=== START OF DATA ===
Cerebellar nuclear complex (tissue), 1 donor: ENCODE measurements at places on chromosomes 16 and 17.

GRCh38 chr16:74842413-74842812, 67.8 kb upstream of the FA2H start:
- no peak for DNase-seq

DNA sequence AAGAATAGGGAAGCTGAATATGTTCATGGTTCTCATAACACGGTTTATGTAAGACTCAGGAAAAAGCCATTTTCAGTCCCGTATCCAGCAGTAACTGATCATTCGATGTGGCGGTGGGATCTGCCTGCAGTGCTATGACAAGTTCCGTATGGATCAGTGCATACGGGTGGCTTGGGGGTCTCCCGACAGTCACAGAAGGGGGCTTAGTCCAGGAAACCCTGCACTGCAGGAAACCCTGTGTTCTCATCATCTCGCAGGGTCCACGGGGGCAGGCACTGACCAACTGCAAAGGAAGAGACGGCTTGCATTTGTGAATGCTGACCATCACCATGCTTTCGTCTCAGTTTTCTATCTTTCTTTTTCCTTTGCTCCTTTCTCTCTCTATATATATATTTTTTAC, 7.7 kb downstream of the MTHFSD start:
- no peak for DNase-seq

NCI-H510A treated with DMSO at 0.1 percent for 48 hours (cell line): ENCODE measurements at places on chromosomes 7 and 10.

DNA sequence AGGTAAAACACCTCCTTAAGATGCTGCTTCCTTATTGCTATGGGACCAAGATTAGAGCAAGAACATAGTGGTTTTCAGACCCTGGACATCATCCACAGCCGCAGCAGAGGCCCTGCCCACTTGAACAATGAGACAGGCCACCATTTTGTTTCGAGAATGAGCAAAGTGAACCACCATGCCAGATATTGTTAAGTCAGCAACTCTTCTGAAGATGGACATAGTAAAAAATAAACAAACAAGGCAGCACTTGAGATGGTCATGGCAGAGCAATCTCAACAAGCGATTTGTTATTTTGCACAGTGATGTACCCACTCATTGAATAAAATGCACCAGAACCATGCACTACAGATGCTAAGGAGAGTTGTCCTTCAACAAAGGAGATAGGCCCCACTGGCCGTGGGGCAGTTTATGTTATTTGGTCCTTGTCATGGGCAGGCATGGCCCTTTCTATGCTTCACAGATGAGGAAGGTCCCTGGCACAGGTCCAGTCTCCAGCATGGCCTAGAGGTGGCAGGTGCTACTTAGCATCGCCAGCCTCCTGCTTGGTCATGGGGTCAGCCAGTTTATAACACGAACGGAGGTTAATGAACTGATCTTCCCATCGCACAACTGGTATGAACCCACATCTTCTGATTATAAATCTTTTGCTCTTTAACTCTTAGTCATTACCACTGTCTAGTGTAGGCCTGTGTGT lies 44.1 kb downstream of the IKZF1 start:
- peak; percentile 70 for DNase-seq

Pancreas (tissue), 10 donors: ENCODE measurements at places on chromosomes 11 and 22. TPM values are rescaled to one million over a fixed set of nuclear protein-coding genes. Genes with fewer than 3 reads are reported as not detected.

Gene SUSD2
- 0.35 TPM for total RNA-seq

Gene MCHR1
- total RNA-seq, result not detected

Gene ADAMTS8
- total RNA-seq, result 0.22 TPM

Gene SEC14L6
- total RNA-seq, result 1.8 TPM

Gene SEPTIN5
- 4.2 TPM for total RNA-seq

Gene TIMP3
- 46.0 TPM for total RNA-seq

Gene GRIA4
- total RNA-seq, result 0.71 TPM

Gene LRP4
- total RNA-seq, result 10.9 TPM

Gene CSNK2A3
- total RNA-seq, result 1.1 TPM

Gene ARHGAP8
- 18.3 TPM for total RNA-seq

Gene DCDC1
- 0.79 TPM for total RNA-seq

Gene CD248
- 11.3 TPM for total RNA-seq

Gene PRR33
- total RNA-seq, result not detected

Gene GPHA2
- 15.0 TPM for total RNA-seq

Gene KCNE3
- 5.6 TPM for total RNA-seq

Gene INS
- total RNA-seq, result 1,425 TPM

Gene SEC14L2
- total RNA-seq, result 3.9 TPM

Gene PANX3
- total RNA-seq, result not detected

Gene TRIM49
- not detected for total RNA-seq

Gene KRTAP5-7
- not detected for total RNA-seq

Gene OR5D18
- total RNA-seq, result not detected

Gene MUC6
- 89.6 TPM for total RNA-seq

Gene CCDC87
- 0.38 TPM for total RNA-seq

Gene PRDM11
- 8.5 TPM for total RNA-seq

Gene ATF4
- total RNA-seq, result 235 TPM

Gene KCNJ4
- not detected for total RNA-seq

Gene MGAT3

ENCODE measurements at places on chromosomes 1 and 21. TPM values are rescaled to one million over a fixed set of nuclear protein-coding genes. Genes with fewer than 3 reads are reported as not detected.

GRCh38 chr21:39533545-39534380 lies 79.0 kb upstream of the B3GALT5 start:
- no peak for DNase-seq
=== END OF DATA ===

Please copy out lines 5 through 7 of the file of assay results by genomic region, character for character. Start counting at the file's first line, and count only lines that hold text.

- no peak for DNase-seq

NCI-H510A treated with DMSO at 0.1 percent for 48 hours (cell line): ENCODE measurements at places on chromosomes 7 and 10.

DNA sequence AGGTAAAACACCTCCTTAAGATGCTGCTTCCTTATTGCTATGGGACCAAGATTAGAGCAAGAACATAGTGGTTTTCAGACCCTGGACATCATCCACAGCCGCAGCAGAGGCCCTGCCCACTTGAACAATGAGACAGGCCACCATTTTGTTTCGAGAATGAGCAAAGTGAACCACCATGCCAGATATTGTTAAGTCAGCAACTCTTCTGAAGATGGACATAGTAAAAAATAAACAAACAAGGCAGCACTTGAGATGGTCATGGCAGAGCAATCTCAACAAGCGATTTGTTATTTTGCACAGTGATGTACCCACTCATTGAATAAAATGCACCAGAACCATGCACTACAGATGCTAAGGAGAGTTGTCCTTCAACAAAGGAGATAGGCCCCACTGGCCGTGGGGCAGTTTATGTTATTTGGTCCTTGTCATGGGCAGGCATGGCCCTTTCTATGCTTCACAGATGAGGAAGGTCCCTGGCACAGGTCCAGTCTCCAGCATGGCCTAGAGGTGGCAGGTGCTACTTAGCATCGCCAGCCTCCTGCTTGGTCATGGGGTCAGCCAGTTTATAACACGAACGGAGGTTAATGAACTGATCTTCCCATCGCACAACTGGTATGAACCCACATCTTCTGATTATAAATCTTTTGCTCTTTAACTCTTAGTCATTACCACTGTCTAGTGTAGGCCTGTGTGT lies 44.1 kb downstream of the IKZF1 start: